Nakasendō/Kisoji – Walking Suhara to Nagiso

An old house along the Nakasendō on a clear autumn morning. Mountains in the distance.

Getting back on the Nakasendō felt good. A few months ago I ended a hot and humid day of walking at Suhara station (須原駅) in Nagano and promised myself I’d take a break from the walk as the heat and humidity of the Japanese summer set in.

Finishing at Suhara last time meant I had a very manageable 18kms of walking through the countryside to reach Nagiso (南木曽) this time. Just enough to get back into a routine but long enough to break the next section into an equally manageable chunk (Nagiso to Nakatsugawa via Tsumago and Magome).

Suhara to Nagiso was one of the more enjoyable sections of the walk so far (ignoring the 2km stretch of unavoidable Route 19) as it took in the wonderful village of Okuwa (大桑村) – a place I’ve always been fond of.

Unlike some other quieter sections there were actual signs of life in the countryside here. Yes, Japanese villages are dying, but Okuwa seems to be holding out with a nice balance of tiny hamlets close enough together to make a cohesive whole that leaves you thinking that it will be around for a few years to come. It’s a place that on the surface says you can live in the countryside, work, raise a family, and enjoy just enough convenience to make moving to a city unnecessary. It’s a good balance.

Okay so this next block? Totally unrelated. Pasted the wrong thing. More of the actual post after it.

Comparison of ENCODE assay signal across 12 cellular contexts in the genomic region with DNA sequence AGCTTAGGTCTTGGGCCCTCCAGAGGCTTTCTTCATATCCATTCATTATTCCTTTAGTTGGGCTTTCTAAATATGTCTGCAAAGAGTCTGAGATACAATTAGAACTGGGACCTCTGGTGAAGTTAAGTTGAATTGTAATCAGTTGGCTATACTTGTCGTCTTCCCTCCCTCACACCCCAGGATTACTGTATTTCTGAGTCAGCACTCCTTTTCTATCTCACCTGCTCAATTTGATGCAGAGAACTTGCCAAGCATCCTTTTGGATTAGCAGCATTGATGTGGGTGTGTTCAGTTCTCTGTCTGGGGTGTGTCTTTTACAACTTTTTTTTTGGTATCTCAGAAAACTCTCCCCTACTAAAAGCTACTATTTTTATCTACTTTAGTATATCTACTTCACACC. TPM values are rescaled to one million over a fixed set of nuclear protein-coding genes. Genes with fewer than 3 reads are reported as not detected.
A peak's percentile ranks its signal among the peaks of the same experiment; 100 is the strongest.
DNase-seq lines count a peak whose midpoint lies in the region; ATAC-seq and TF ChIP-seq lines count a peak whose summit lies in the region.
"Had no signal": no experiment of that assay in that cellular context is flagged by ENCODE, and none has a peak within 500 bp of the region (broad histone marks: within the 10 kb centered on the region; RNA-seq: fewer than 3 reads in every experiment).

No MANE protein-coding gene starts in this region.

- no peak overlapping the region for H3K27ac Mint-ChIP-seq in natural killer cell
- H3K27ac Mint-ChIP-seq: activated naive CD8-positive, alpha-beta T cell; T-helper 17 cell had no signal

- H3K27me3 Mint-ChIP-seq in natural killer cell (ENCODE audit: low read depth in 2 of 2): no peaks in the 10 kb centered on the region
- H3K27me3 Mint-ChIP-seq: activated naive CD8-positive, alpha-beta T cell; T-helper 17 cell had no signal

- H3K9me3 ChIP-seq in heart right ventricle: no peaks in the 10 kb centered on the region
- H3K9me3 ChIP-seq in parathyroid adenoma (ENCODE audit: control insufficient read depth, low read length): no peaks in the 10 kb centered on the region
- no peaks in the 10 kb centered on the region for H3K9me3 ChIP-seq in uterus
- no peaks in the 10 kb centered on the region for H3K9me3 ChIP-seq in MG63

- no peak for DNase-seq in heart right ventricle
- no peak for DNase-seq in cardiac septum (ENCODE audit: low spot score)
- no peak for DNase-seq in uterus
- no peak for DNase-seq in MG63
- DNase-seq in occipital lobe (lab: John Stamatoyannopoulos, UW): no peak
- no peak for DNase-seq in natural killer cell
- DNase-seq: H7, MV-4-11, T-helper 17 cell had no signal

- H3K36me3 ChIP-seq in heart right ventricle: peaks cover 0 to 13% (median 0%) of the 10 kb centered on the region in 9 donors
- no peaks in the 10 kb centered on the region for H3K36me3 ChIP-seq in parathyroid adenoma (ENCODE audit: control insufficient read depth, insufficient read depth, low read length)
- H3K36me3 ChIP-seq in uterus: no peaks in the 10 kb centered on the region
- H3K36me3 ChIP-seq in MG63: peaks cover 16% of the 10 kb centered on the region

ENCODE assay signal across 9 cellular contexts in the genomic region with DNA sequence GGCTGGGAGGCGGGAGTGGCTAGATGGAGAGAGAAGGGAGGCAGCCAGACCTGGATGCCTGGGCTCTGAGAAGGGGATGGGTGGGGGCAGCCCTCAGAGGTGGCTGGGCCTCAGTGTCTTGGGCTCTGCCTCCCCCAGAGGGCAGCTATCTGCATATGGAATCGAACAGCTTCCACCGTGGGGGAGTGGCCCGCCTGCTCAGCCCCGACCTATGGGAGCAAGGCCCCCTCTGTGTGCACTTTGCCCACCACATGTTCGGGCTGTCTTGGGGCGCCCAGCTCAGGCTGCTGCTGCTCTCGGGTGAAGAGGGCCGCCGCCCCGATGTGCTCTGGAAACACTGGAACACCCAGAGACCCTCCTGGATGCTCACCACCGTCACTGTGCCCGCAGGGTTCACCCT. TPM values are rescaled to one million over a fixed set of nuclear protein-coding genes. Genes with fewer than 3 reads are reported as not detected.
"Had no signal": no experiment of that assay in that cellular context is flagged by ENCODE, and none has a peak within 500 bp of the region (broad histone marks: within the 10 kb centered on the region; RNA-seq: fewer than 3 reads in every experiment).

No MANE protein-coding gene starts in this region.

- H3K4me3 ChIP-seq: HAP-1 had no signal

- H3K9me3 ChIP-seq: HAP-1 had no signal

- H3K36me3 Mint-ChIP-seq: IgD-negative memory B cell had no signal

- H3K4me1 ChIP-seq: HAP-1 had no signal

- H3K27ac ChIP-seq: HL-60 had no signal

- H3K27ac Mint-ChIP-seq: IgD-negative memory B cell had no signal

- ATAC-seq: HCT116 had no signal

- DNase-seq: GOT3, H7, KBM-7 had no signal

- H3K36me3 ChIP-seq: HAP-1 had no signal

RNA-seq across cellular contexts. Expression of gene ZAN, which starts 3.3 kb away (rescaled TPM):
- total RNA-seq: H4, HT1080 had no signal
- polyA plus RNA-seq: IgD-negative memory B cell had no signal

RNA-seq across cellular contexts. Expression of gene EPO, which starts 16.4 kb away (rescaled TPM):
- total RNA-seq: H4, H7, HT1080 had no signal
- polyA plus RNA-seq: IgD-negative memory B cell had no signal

I could see myself living there – it’s big enough, it’s also small enough, and it’s right next to the JR Chuo line and Route 19 meaning Nagoya, Nakatsugawa, Kiso Fukushima, and even Matsumoto are easily reachable. But it remains remote enough to feel like a village tucked away in the mountains, which is exactly what it is.

There was one encounter that I enjoyed during the day with a man (why didn’t I ask his name?!) eager to show me the Chestnut tiger butterflies (Parantica Sita) 30m down the road that had made their way across the Philippine Sea to a tiny patch of flowers. He shouted me down and chased after me as I walked past as there was no way he was letting me continue without pointing them out. I’m glad he did otherwise I would have acknowledged them, “oh look butterflies” and then carried on oblivious to their unbelievable journey.

I’m not a butterfly person but I was in awe of their journey and charmed enough to stop for a good ten minutes or so. They were the real adventurers that day.

Here’s another short video that I made of the day.

Walking from Suhara to Nagiso on the Nakasendō, Nagano.

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